I used to detect on a piece of land that had served the local village as a venue for fairs, church events and latterly, car boot sales. Although the finds were not all that spectacular, some could be interesting and worthy of comment.
Amongst the pipe tampers, barrel tap keys and such-like, there was different kinds of money. One such coin evoked memories of my early days living in a Durham pit village – and not only because it was dated for the year in which I was born! Here’s the coin:
At the time it was introduced – in 1937 – it was a radically new design having twelve sides, struck in nickel-brass, and planned for the new coinage of Edward VIII, who abdicated, having been uncrowned king for most of 1936.
This was a time when we still spent pounds and pence (not pee) in the shops, mobiles were things attached to ceilings, twittering was something done by birds and Neil Armstrong had yet to step on the lunar surface. In the middle of all this was the beautiful coin and one of my all-time favourites – the ‘thrupenny bit’. The design on the reverse of this coin is a hardy tufted thrift plant, a flower able to survive on coastal cliffs, mountains and salt marshes as it is wind, drought and salt-tolerant, thus able to survive on rather poor soil.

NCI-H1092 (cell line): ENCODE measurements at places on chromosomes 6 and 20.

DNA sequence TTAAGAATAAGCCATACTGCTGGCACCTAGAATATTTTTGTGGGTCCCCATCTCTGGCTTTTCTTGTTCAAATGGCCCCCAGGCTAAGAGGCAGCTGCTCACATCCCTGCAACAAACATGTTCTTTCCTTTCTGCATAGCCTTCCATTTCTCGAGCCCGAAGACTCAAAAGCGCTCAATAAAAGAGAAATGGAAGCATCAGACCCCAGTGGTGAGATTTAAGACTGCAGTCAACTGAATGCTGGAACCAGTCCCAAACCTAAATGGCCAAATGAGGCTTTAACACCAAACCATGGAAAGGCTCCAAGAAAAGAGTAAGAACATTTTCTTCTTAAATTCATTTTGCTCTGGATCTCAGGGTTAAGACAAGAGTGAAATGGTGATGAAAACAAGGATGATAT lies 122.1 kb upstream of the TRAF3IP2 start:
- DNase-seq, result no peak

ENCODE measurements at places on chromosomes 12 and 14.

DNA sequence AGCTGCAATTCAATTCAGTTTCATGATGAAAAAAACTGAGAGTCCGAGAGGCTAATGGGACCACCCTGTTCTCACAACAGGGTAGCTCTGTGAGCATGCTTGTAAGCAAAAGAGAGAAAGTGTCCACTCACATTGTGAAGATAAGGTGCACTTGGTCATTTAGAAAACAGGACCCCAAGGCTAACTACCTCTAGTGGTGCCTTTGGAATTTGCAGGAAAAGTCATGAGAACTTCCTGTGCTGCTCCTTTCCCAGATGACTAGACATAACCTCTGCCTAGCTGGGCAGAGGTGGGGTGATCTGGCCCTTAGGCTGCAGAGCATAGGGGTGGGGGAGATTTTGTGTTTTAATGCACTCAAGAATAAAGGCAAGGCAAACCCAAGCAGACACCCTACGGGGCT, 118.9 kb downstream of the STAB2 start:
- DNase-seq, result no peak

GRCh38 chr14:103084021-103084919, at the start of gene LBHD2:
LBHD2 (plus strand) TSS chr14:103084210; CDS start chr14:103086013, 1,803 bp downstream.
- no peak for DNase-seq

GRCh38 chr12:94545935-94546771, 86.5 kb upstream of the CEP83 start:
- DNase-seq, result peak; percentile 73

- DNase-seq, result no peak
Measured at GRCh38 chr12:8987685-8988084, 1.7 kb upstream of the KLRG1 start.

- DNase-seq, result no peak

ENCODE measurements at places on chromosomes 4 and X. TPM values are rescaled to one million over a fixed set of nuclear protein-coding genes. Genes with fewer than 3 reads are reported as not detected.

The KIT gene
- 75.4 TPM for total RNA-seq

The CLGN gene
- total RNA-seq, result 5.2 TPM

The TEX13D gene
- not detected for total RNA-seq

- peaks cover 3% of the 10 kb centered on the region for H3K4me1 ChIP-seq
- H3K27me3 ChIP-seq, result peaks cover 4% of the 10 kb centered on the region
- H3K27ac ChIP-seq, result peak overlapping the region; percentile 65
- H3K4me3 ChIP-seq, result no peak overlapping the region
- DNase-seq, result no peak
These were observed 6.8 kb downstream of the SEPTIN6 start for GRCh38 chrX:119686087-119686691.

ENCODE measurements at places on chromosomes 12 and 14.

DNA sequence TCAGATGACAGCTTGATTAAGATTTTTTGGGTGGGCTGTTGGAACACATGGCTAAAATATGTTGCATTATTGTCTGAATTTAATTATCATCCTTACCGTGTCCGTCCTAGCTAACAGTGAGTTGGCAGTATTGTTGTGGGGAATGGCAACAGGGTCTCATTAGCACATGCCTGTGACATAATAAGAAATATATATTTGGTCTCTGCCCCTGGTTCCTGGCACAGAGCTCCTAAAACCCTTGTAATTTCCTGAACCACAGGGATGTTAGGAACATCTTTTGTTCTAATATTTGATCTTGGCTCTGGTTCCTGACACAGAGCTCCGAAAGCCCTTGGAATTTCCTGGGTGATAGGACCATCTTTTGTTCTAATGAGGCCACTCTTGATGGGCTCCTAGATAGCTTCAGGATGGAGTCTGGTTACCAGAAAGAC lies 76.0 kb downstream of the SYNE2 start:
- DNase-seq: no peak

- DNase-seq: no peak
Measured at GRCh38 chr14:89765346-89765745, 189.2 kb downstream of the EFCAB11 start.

That’s why I’m reminded of another kind of thrift – perhaps the design was introduced to encourage economy in difficult times. Nothing was wasted in our home. Mother never threw away food. Father repaired shoes, made toys. We existed on very little, made do and mend, but I remember my (frugal?) childhood with affection. With the accession on Queen Elizabeth, the reverse design was changed to a portcullis.
The coin was eventually withdrawn in 1971, six months after the introduction of decimal coinage – which did not have a denomination of three pence. I find it ironic that the portcullis, the symbol for the Palace of Westminster, is now firmly associated with excess, greed and waste. Time for a different design on our decimal pennies for which it was also adopted, methinks! I might even suggest the hardy sea pink (thrift). What do you reckon?
Sadly, the only reference to the iconic coin I now see is when Jeremy Clarkson and other motoring columnists talk about ‘thrupenny-bitting’ in their motoring columns. Evidently this is reference to a bumpy ride caused by a flat spot on the wheel – an analogy that will be lost on anyone born after 1970!
It’s interesting to see that a new £1 coin designed to combat counterfeiting and designed on the old thrupenny bit is due to be introduced in 2017. More details HERE.
Thrupenny bit bearing the head of King Edward VIII before he abdicated his throne to marry Wallis Simpson on sale for £30,000. Read more: HERE.
Factsheet courtesy of Brushwood Coins
This has been a a Resurrection Production